2. ben says:

    i totally agree with jimmy

  3. Rod says:

    Hmmm, in the article the DEECD rep implies that teachers want to keep the notebooks for for over 3 years. Well this is because the DEECD hasn’t negotiated new leases in time? Now we have to pay more for insurance etc to cover their tardiness! Thanks for nothing!

  4. A Teacher says:

    If teachers are paying for them then they should have a choice in the model! Simple…

  5. Charmian says:

    Arent these the same teachers that Baillieu promised in the election would be the best paid teachers in Australia. Seems promises and common sense have dried up. Why would you go for old models and expect repayment over 4 years. In fact why would you expect repayment at all on the tools of trade of staff who earn over $50k a year. The cost of a MacBook is 2% of one years salary or less. Look at the productivity. The drongo polis have their heads in the sand.

  6. Eugene says:

    What other employer even expects its staff to pay for essential equipment? Students are given laptops in some instances and the government gives parents annual subsidies through tax to provide equipment for their children and yet teachers have to buy or lease their own work equipment. Every aspect of a teacher’s role now expect them to have access to a computer and because of the heavy workload they inevitably do a good part of their work at home. It is not a case of how much a teacher should pay for a computer it is more a case of which computer will the education department provide them…..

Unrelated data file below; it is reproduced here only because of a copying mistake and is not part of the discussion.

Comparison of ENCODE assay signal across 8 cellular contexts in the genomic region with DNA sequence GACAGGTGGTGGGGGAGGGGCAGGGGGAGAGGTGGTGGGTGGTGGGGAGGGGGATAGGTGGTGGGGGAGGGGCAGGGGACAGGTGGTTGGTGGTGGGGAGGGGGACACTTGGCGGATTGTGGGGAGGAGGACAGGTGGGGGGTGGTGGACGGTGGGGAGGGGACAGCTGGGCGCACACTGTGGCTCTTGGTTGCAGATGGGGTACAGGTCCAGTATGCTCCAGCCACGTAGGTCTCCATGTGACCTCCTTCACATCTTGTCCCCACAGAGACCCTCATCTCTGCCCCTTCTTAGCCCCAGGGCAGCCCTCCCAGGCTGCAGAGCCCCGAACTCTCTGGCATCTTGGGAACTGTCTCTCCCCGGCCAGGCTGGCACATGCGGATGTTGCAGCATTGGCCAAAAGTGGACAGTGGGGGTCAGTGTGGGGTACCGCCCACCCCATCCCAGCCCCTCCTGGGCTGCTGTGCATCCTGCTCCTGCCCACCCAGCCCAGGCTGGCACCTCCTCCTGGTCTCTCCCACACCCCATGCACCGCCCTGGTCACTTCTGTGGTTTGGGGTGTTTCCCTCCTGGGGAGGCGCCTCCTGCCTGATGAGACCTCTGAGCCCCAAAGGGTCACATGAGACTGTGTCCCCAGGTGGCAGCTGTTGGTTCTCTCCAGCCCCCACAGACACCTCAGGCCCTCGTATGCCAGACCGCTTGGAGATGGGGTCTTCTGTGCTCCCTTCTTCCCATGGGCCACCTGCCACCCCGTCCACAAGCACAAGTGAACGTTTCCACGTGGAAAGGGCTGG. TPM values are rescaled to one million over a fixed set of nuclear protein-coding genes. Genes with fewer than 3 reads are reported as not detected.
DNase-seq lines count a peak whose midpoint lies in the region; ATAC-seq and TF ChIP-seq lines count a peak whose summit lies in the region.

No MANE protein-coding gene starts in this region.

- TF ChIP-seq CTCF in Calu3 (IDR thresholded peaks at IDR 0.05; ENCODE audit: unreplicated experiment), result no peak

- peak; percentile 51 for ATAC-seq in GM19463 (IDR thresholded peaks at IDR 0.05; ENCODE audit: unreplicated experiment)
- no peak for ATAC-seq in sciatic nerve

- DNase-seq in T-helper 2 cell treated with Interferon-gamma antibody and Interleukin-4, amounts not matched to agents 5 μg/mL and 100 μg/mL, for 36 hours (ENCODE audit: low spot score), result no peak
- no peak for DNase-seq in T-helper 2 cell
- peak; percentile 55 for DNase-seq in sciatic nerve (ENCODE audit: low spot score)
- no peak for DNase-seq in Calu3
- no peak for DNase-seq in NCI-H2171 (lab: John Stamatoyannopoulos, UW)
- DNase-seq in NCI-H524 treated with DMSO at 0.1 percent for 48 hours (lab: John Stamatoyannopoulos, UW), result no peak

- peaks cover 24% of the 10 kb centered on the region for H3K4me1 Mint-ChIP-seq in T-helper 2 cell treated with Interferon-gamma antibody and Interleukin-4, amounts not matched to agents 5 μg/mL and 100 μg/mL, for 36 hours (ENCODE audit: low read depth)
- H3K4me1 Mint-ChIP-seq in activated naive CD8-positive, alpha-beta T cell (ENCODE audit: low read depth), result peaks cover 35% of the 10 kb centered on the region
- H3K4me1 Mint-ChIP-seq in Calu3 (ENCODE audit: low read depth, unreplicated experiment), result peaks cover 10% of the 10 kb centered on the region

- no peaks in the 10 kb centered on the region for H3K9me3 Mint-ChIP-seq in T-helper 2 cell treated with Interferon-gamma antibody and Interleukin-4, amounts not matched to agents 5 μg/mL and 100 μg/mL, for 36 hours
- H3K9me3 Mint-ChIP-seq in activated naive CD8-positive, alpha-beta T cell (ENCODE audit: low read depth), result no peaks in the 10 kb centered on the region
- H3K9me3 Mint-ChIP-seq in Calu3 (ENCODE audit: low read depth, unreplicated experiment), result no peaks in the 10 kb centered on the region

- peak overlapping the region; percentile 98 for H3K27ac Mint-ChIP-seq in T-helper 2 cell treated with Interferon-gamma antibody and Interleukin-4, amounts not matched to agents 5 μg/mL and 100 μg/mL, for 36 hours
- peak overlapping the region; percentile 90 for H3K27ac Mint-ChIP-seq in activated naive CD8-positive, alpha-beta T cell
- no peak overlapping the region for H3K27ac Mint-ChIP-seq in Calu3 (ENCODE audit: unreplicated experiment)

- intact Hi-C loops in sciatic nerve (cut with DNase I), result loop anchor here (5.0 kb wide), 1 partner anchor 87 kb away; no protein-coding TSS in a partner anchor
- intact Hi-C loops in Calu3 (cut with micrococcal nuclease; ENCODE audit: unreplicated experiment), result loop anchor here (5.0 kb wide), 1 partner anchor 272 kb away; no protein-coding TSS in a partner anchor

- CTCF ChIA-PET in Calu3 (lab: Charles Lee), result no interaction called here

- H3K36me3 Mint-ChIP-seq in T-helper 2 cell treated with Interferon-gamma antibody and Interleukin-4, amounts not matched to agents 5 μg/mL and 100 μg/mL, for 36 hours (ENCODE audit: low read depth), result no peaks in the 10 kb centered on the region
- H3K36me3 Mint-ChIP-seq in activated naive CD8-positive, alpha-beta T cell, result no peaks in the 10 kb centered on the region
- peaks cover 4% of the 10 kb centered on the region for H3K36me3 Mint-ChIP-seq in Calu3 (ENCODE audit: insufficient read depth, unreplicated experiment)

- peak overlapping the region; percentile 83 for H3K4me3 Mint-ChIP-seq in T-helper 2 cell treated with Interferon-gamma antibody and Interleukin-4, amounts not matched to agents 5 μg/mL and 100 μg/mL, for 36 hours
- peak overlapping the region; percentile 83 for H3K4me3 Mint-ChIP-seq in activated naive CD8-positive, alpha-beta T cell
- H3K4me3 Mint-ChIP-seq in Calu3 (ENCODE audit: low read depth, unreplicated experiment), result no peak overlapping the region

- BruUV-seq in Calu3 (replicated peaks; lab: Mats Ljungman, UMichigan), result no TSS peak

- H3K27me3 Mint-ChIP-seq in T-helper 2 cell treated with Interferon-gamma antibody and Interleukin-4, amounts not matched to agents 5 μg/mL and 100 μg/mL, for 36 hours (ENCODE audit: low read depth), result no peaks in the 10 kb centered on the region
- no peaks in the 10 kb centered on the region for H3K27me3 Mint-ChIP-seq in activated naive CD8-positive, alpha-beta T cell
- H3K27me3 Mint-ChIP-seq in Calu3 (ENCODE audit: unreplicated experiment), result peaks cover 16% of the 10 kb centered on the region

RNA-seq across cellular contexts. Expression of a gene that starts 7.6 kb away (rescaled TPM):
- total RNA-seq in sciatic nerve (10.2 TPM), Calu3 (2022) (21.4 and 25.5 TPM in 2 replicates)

7. Judy Watson says:

    My husband works for a government department and doesn’t have to pay for his own work computer. What gives? It’s not as though teachers are earning top dollars! They are expected to pay for their own work computer and not given the choice of the latest model! That’s adding insult to injury.

  8. Chris Curnow says:

    This is absolutely crazy. The employer requires teachers to have laptops. They should provide them. In any case, teachers should be able to lease an “approved” model from whoever they choose. I know from close experience a teacher who was told they could have a PC in about a week, or wait several months fir the “chance” of a Mac.